From the results in FIG. 2, the lives of each of the thermal heads of the conventional examples A, B of the prior art are seen to be short and the difference of the lives of the two prior art examples is large; but the lives of the thermal heads of the examples A, B are longer and are substantially equal.
A thermal head similar to that in example 1 was produced by adding different metal elements to the sialon, and the bondability and the Mohs hardness of the overcoating layer 6 (FIG. 1) of the thermal heads were examined. The added metal element was selected from among chromium, molybdenum, tantalum, yttrium, and copper. The thermal heads were produced by the same steps as those of the example 1. The added amounts of the metal elements to the overcoating layers 6 of the thermal heads were 1-5 atomic percent of the initial sialon.
The bondability was evaluated as indicated below. The diamond processor of a Microvickers hardness meter was pressed under a load of 1 kg into the overcoating layer 6 on the heating generating portion or gap A of the thermal head. This operation was executed for a number of heat generating portions A. The presence or absence of exfoliation of the overcoating layers 6 of the heating generating portions was observed, and the exfoliation rate, if any, was noted.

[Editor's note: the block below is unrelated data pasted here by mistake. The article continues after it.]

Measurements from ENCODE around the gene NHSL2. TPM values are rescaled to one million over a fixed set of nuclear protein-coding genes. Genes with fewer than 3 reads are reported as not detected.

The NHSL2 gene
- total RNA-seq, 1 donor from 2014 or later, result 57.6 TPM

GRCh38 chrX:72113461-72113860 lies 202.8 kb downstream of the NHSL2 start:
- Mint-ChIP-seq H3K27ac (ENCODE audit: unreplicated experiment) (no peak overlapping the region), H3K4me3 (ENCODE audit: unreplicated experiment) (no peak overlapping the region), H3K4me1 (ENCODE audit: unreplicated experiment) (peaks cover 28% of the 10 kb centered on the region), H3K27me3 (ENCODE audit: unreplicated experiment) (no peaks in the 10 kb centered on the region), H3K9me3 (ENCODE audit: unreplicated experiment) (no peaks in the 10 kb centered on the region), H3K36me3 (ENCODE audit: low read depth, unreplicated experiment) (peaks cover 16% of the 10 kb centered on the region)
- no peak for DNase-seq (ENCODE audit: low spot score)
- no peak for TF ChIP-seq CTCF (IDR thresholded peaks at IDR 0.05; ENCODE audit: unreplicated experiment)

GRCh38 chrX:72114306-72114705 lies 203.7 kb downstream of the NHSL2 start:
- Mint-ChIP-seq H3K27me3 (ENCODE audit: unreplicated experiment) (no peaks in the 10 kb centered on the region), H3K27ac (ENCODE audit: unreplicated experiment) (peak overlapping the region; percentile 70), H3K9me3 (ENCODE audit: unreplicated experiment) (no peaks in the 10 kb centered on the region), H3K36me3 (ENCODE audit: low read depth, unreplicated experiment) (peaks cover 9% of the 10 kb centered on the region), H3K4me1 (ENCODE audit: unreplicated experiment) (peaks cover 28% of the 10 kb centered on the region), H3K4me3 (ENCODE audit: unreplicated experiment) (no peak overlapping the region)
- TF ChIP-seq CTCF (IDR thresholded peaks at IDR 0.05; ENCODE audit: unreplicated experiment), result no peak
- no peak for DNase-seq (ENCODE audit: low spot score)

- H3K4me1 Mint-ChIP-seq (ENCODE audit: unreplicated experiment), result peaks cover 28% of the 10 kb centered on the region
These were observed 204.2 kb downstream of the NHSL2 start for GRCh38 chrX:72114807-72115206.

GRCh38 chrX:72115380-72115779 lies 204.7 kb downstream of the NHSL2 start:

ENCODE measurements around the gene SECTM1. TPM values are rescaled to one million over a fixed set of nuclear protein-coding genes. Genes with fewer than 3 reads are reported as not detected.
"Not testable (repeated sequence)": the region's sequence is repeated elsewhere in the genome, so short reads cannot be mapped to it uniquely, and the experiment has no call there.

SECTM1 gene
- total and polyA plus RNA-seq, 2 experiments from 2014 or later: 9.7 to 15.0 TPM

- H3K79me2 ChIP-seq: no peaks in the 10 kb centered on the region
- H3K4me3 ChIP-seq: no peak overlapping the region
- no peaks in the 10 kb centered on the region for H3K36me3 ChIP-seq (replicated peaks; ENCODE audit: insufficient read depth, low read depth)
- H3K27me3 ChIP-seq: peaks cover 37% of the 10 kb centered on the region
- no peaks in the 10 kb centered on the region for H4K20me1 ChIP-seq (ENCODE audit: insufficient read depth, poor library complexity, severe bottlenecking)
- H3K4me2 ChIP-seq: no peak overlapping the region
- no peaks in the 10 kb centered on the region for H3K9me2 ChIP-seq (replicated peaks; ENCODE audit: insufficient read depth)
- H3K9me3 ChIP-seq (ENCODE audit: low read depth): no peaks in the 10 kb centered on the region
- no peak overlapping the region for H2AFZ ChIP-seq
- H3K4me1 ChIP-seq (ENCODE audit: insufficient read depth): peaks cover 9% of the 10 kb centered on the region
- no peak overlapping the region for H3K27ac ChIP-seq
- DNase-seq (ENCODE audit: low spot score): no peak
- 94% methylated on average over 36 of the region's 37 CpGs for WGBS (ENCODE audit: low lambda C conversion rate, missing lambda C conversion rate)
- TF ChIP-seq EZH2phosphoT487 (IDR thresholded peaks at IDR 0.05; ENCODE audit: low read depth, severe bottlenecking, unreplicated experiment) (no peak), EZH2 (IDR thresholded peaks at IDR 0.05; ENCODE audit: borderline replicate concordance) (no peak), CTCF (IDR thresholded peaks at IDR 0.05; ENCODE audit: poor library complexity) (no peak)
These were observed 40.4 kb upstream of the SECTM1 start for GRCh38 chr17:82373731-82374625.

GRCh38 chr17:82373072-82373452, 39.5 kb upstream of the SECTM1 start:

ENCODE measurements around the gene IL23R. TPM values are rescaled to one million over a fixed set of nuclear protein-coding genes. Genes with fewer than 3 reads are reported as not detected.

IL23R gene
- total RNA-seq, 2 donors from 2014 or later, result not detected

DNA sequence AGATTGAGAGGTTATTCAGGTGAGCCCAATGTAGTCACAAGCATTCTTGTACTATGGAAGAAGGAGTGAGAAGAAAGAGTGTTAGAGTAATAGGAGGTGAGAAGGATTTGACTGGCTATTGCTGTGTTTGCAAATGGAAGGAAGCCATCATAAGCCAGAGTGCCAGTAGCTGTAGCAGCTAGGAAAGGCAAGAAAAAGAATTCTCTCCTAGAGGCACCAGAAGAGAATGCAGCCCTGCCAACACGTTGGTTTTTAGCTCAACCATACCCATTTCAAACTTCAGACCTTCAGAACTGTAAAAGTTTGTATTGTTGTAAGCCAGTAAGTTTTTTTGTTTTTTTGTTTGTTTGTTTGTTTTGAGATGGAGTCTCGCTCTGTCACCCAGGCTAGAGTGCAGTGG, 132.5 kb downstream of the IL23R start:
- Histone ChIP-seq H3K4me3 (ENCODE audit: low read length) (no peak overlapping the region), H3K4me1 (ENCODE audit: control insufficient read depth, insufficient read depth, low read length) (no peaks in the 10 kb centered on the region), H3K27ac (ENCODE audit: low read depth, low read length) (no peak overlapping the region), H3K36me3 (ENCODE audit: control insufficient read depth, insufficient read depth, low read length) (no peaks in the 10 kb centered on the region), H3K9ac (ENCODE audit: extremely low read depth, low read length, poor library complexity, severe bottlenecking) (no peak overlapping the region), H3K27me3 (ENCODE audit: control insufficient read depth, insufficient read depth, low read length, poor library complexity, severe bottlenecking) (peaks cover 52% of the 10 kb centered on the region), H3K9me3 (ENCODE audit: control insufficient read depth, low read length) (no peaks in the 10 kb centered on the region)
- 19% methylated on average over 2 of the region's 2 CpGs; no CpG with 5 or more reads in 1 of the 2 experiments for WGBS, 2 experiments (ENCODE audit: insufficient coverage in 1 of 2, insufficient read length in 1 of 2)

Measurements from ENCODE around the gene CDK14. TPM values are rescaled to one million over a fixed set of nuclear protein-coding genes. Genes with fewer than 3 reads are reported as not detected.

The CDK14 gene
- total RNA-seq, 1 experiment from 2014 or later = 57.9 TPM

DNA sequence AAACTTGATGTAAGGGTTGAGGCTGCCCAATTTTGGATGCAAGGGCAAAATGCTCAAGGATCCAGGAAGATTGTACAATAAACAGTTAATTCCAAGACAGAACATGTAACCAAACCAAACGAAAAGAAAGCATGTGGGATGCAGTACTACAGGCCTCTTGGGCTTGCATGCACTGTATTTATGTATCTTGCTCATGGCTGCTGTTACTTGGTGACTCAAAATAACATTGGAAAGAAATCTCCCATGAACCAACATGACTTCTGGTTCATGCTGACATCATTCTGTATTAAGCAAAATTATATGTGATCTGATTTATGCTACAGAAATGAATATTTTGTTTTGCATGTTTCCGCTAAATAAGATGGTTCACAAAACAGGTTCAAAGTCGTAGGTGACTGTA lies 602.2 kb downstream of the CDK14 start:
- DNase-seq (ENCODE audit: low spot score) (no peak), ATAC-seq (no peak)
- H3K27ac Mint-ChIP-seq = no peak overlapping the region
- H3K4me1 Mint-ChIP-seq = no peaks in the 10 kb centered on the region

For comparison, the thermal heads of the conventional example, in which the overcoating layer 6 is made of sialon to which a metal element was not added, was formed and similarly tested. The results are shown in Table 1.
TABLE 1______________________________________Added element Exfoliation rate Mohs hardness______________________________________None (Conv. Ex.) 20% 9-10Chromium 0 9-10Molybdenum 0 9-10Tantalum 0 9-10Yttrium 0 9-10Copper 0 9-10______________________________________
As indicated in Table 1, the thermal head of the conventional example, in which the overcoating layer 6 included only the sialon to which no metal element was added, exhibited 20 percent exfoliation rate; the bondability of the overcoating layer 6 is poor. The thermal head formed according to this invention, in which the overcoating layer 6 is formed of sialon to which a metal element was added, exhibited no exfoliation of the overcoating layer 6, and the bondability of the overcoating layer 6 was acceptable.